Why have they made Pinocchio look like Freddy Krueger?

15 August 2020

9:00 AM

15 August 2020

9:00 AM


PG, Key Cities

Matteo Garrone’s live-action version of Pinocchio is visually sumptuous and there are some enchanting characters (my favourite: Snail). And unlike Disney’s version (1940) this is, apparently, far more faithful to the darker, original 1883 tale by Carlo Collodi, even if the Disney version was quite dark enough for some of us. (I screamed so much when Pinocchio turned into a donkey I had to be taken from the cinema, says my mother.) But while this may be more authentic it’s not narratively powerful for some reason. It should be. It’s a terrific (if twisted) story, after all. But it’s so episodic, and this Pinocchio is so unendearing, that the film itself never properly comes to life. I think there is a word for what I’m trying to say that would be just right but I can’t think of it for now. Perhaps I will have it by the end.

Directed and co-written by Garrone (Gomorrah, Tales of Tales, Dogman; so you can see why expectations were high), the film stars Roberto Benigni as Geppetto, the poor carpenter who, inspired by a visiting marionette theatre, decides to make his own puppet. He sets to work and is astonished yet overjoyed when Pinocchio (played by child actor Federico Ielapi in prosthetics) asks: ‘Daddy?’ Geppetto had always wished for a son so he races around the village exclaiming: ‘I’m a father!’ and everyone is very happy for him and no one says: ‘Whaaaat?’, which is kind. And love is blind, thankfully, because Pinocchio is pretty creepy-looking. I was most put in mind of a mini Freddy Krueger, which didn’t exactly help in the bonding department. Truly, only a father could love him. Also, when Pinocchio first meets Jiminy Cricket he smashes him over the head with a hammer. And I wasn’t especially charmed by that either. What a tool, is all I thought.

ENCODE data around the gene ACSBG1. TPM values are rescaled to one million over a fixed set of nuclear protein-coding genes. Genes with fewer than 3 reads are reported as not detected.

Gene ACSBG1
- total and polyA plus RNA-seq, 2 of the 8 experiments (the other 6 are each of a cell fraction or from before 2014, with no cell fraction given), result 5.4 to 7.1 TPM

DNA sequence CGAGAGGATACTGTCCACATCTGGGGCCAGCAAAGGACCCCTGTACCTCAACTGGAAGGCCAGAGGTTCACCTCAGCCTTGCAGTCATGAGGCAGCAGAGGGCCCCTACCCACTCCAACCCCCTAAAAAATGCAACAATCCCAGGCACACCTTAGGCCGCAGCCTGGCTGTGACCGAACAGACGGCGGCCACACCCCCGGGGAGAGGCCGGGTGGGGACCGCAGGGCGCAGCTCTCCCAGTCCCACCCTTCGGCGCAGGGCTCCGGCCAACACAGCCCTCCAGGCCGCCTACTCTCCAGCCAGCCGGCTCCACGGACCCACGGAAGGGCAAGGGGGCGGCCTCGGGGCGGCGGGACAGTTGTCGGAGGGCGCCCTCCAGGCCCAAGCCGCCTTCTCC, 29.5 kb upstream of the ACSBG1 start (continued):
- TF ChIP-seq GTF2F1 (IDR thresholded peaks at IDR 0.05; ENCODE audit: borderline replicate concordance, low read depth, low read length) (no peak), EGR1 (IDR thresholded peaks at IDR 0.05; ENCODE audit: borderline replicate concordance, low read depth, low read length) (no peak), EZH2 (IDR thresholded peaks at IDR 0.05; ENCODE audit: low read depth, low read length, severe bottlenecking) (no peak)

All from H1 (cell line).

Anyway. Pinocchio is not, of course, a good son. Geppetto sells the coat off his own back so he can afford to buy Pinocchio books for school but he flees on his first day as he can’t resist the allure of the marionette theatre, where he’s abducted by the puppet master. From here on in we leave Geppetto (Benigni only tops and tails the film), which is a pity, as their relationship would have offered an emotional through line. But instead it’s Pinocchio ignoring the advice of anyone who cares for him and, basically, being annoying, before falling into the wrong hands and escaping, at which point the cycle starts up all over again. It’s one cruelty after another, with Fox (co-writer Massimo Ceccherini) and Cat (Rocco Papaleo) as the randomly recurring villains who even hang Pinocchio from a tree, leaving him to dangle overnight like a scene from the American south. Being turned into a donkey, which happens later, seemed like nothing after that and I’m embarrassed I ever screamed.

But the tone is inconsistent. The dark scenes are quite horror-y but, perhaps with a young audience in mind, we quickly turn away, pretend it never happened, and move swiftly on to something friendlier, like the Blue Fairy (Marine Vacth), who is not villainous, and her governess, Snail (Maria Pia Timo), who does everything achingly slowly and offers the only comic element. You have to love her for that as this would otherwise be a very sombre affair indeed. True, the film is always a delight to look at with some arrestingly beautiful moments — strangely, the dangling from the tree is an arrestingly beautiful moment — but the repetitive jeopardy cycle makes the storytelling flat and repetitive and Pinocchio’s quest to become a ‘real boy’, which should be at the film’s heart, never properly figures. What’s the word I want that would best describe this? It’s coming, it’s coming… wooden. Knew I’d get there in the end.

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